By Mary A. Sego
Extent: 0.2 Cubic feet. More info below.
Arrangement: Items have been placed in chronological order.
Date Acquired: 10/21/2010
Access Restrictions: Collection is open for research.
Preferred Citation: MSP 85, Slave bill of sale and Confederate money, Karnes Archives and Special Collections, Purdue University Libraries
This sale deed outlines the sale of a “mulatto slave, by one James Shaw Brander in the parish and city of New Orleans and the state of Louisiana for and in consideration of the Sum of Eight Hundred and Fifty Dollars… paid by Dennis T. Donovan of the parish and city of New Orleans and the state of Louisiana …a certain mulatto slave named David King about 26 years of age…” May 3, 1849.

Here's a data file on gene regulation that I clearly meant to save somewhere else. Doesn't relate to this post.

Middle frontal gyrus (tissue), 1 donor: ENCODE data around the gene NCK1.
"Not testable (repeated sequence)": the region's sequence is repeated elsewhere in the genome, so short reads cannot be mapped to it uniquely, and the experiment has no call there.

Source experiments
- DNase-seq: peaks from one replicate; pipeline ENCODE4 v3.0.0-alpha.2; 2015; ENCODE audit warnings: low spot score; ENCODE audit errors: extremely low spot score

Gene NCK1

Also included in this collection is a $20 Confederate bill. After the Civil War broke out in 1861, the newly established Confederate government began to issue its own money as legal tender to the citizens of the South. The gamble was that if the South won the war, the money would be redeemable. The first note from the Government of the Confederate States of America was issued in April of 1861. From then on, notes were issued on through 1864. Almost every Confederate note was painstakingly hand signed and numbered. It is not uncommon for these notes to have uneven, or rough borders since scissors or shears were used to hastily cut the sheets of notes apart. The $20 Confederate bill in this collection has rough borders, such as this.
Counterfeiting became a major problem for the South. The North played a big role in this action by printing counterfeit notes and distributing them in the South causing massive inflation. As the end of the war got closer, Southern citizens lost all confidence in the Confederate currency. Bartering and the black-market Northern "greenbacks" took over as main forms of exchange for goods and services. By the end of the war, Confederate notes were totally worthless.